Do You See???

inside an eye example

Do You See???

June is Cataracts Awareness Month. It is estimated that up to 70% of Americans aged 75 and older will have significant visual impairments as a result of cataracts. Clearly, we all need to be more aware!
This month’s newsletter will focus on some interesting facts regarding risk factors and potential preventive and treatment strategies for cataracts. I’ll also share a recipe which may be beneficial in reducing the risk of cataract formation.


Cataracts are areas of cloudy build up in the lens of the eye. Because the opacity of the cataract does not allow light to pass through the lens easily, a person with cataracts will develop cloudy vision (akin to looking through a foggy window). Reading and driving (especially at night) will become progressively more difficult. Though cataracts do not cause any pain, they are the leading cause of vision loss in people over the age of 40. Cataracts are the most common eye condition affecting vision globally, especially among poor people in developing countries. Approximately 50% of adults aged 65 or older, in the US have some degree of clouding of the lens which will typically worsen with time and eventually result in visual deficits.

There are two types of cataracts:
1) Congenital cataracts: these may be present at birth or develop in the infant shortly after birth and due to a genetic defect.
2) Age related cataracts: most common form, appearing later in life. This type of cataract will be the focus of the rest of this newsletter.
Cataracts develop very slowly and are not usually painful. They are often not noticed until the clouding progresses and vision declines significantly. Long distance vision is affected more severely initially.


Risk factors of cataracts include:

1) Age
2) Family history
3) Diabetes
4) Exposure to ionizing radiation: for example airline pilots have significantly greater risk of cataracts.
5) Statin use: new research suggests that people who take cholesterol lowering medications called statins have an increased risk of developing age-related cataracts.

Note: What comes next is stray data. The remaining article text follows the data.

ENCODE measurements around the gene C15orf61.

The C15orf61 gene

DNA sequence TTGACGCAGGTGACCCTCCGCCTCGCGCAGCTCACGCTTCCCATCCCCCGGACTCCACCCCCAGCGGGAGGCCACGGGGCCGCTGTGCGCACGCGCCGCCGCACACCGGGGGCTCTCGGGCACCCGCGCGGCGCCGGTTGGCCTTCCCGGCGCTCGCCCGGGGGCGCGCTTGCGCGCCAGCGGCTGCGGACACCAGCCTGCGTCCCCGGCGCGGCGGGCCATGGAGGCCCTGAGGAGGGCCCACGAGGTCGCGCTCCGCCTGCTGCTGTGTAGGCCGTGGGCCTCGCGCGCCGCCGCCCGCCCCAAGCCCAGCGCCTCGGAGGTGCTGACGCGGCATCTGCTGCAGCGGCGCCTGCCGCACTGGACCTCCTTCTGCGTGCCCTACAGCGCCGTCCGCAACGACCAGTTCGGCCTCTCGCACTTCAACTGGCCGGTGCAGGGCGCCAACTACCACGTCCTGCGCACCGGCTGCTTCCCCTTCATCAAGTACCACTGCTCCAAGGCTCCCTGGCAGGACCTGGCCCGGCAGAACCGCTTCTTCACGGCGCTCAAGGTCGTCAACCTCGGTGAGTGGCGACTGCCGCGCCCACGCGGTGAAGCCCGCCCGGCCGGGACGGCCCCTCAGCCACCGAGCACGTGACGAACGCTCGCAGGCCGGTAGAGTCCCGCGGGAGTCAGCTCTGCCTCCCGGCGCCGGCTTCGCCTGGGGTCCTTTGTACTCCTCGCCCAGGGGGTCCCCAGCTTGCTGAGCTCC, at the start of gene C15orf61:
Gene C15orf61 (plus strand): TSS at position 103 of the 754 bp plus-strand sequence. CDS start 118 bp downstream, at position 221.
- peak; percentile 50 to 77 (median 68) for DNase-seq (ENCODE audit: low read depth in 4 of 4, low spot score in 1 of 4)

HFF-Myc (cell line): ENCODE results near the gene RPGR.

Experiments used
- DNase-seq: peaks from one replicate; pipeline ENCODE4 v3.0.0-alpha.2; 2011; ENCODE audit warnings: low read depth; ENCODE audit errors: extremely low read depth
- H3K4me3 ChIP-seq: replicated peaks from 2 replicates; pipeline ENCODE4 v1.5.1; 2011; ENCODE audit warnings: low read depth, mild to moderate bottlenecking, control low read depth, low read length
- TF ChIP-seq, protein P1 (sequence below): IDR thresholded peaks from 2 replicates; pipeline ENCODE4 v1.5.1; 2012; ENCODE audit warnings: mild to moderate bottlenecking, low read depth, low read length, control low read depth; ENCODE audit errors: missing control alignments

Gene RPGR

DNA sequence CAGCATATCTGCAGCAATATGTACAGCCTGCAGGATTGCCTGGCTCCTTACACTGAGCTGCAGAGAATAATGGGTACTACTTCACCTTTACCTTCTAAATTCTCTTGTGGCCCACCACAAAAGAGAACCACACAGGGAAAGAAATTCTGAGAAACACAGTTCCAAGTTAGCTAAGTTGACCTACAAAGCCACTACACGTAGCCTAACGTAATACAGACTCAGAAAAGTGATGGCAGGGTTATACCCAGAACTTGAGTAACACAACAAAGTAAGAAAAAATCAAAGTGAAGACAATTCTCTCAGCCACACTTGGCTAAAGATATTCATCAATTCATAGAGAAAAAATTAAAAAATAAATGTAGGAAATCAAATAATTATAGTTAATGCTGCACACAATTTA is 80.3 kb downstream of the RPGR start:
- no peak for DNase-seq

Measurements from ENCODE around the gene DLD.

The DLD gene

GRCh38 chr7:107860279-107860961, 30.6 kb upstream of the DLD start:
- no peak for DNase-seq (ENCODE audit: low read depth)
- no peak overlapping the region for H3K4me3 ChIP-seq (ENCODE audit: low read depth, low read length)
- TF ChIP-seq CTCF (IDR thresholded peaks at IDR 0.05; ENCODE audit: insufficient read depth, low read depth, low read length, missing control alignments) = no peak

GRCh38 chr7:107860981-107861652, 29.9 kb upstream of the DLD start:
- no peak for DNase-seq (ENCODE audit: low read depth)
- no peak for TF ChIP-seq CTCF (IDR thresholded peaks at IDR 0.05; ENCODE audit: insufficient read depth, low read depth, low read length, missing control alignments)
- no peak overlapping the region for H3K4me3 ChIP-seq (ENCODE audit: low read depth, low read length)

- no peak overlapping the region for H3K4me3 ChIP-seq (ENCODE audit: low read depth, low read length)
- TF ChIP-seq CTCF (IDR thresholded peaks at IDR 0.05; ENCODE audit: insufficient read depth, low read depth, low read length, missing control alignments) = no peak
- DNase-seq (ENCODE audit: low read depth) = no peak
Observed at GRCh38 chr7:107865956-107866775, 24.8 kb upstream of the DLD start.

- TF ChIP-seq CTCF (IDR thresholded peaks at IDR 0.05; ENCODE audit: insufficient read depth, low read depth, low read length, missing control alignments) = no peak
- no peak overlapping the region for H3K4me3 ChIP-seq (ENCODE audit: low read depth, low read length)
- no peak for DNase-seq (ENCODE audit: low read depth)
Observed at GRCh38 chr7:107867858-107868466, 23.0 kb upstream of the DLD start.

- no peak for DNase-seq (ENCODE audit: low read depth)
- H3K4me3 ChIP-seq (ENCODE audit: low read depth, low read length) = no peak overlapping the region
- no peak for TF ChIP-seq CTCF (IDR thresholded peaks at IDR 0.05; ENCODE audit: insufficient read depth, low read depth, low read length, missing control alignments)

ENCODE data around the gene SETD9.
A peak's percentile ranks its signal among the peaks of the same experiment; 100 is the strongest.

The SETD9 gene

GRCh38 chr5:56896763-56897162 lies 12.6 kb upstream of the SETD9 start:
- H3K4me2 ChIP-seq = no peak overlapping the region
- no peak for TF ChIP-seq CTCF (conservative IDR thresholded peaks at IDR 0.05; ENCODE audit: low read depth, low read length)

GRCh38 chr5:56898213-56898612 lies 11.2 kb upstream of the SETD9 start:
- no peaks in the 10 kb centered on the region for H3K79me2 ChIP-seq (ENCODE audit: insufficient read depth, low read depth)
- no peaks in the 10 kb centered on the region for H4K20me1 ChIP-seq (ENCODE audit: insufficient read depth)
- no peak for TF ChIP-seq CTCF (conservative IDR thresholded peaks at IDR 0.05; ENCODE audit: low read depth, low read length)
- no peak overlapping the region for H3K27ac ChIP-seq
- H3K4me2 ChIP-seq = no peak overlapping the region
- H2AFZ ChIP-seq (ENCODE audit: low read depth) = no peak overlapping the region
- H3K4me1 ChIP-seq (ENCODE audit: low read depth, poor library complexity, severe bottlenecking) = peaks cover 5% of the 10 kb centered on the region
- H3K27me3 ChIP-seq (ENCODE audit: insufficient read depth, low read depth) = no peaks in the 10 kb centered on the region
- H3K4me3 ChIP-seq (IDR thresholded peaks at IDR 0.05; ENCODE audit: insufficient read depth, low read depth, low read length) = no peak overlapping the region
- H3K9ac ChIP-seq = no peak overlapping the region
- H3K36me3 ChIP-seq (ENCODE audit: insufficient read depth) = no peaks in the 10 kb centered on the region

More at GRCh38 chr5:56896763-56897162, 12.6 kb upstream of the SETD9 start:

6) Long-term exposure to bright sunlight
7) Long-term use of corticosteroids: patients who routinely take steroids (for example, in the form of an inhaler for asthma or orally for an autoimmune or inflammatory condition)
8) Previous eye inflamation or injury
9) Exposure to lead: lifetime lead exposure may increase the risk of developing cataracts


1) Surgery is the most common treatment of cataracts
2) Eye drops are currently being studied as a non-surgical treatment of cataracts.



1) Quit smoking
2) Wear sunglasses that have broad spectrum UV protection
3) Cataracts is believed to be caused by oxidative damage to the lens. Eating foods high in particular antioxidants has been shown to reduce the risk of cataract formation. Consume foods containing healthy fats, vitamin C and vitamin E, lutein and zeaxanthin (carotenes contained in leafy green vegetables, egg yolks, kiwi fruit, and other fruits and vegetables in smaller amounts).
4) Regular exercise may also reduce the risk of cataract


Eye-Healthy Walnut, Kiwi, Kale Salad:

This salad features eye-healthy fats and Vitamin E in the walnuts and avocado oil, lutein and zeaxanthin and Vitamin C in the kale and kiwi fruit.


– 8 cups of organic kale (washed, de-ribbed and ripped) or baby kale
– 4 tbsp extra virgin olive oil, plus for drizzling
– 2 ½ tbsp apple cider vinegar
– 1 ½ tsp raw honey
– Salt and pepper, to taste
– 4 kiwis, peeled and sliced
– ¼ cup chopped walnuts


  1. Place kale leaves in a large bowl and drizzle lightly with olive oil.
  2. Massage for about 4 minutes with your hands to wilt the kale slightly by breaking down the cell structure (this gives it a softer texture and makes it taste less bitter).
  3. In a small bowl, mix together 4 tbsp olive oil, the apple cider vinegar, honey and salt and pepper.
  4. Add kiwi fruit and walnuts to the bowl.
  5. Drizzle the light dressing on top of the kale.
Dr. Leat Kuzniar ND
Dr. Leat Kuzniar ND

Dr. Kuzniar is a board member of the New Jersey Association of Naturopathic Physicians and is also a member of the Gastroenterology Association of Naturopathic Physicians. She currently holds a State of Vermont Naturopathic Physician license (as New Jersey does not yet offer licensing for Naturopathic doctors).